You can’t win ’em all. Whether tackling Genet or Beckett or Shakespeare, Classical Theater of Harlem’s imagination and interpretive insight usually invigorates a playwright’s vision of the cosmic repercussions carried by the performance of daily life. But the company stumbles with its revival of the meta-theatrical “Marat/Sade.” Helmer and CTH exec director Christopher McElroen gets so focused on one half of this rarely seen play that he leaves it feeling lopsided.
Peter Weiss’ 1966 Tony winner for play is a fascinating hodgepodge of theatrical theories. Set in 1808 in the French asylum Charenton, it lets the Marquis de Sade and his fellow inmates stage their own play, about the 1793 murder of revolutionary Jean-Paul Marat. Watching a performance of a performance, which sometimes decays into madness, we’re asked to think about the theatricality of politics while being shocked at the inmates’ behavior.
When it premiered in Peter Brook’s production, critics hyperventilated over the play’s blend of Brecht and Artaud. Like the former, Weiss wants us to consider coolly the political arguments of both Marat, who says the people need equality to survive, and Sade, who says they crave subservience. However, the scribe also respects Artaud’s conviction that theater should be a dagger to our senses, jolting us with primal moments. “Marat/Sade’s” political rhetoric keeps exploding into riots.
McElroen stages the violence, but he never gets around to the thinking. Brutal, loud and messy, the production emphasizes the nihilistic idea that we’re all in a madhouse of corrupt leaders; attempts to overthrow them will only reveal our own savagery. That theme is certainly in the play, but while Weiss entangles it with other ideas and leaves us to decide how we feel, McElroen makes chaos his moral.
In a nod to Brook’s design, which staged the play behind jailhouse bars, helmer sticks his cast in a chain-link cage. We enter to see almost 40 naked male inmates dressing themselves for the show as guards with clubs stand by. Through chain-link holes and under harsh fluorescent lights, they already seem like debased animals.
And there’s chain-link behind us, too. As the story of Marat’s murder gets told through speeches, scenes and songs, men often stand at our backs. They rattle the fence or mutter things in our ears, making it clear we’re all part of the great big nuthouse of society.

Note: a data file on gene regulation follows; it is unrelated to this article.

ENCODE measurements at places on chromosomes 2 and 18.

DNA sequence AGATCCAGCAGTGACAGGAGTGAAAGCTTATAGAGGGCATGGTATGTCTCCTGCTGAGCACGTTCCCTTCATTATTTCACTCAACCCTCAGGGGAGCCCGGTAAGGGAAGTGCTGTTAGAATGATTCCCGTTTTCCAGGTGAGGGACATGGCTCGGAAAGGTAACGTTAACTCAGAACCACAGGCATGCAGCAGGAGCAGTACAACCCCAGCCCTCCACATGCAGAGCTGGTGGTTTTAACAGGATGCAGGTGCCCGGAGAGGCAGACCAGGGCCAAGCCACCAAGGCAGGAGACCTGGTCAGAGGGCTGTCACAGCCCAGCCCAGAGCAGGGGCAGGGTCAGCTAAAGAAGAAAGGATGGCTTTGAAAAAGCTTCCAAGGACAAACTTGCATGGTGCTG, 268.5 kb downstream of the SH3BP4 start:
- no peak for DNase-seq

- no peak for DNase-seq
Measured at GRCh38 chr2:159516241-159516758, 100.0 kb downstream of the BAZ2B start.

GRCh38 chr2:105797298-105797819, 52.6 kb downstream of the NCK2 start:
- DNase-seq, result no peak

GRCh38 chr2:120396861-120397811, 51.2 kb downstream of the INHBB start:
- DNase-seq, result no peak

That device can be chilling, especially when bizarre chants are sung from every direction. But the hissing and moaning are distractions when Weiss shifts his dramatic approach. He gives both Marat (Nathan Hinton) and Sade (a menacing T. Ryder Smith) complex speeches about their political philosophies. These moments provide a crucial intellectual balance to the riots, but McElroen never quiets his ensemble long enough to let us pay attention. Entire sections are incoherent because they can’t be heard over the man yelping in the corner.
With the exception of Smith and Hinton, thesps also speak with unnatural inflections and cadences. That may advance the mood of mental illness, but it makes it impossible to follow the logic of, say, Charlotte Corday (Dana Watkins) as she explains her reasons for stabbing Marat in his bathtub.
Since the production’s individual thoughts are incomprehensible, it only communicates generalized hysteria. McElroen tries to keep escalating the intensity — even having Ryder cover himself in (hopefully) fake feces while delivering a speech — but when there are no moments of quiet, volume loses meaning.
In the theater, loud and louder aren’t really contrasts. They’re just part of the same numbing roar.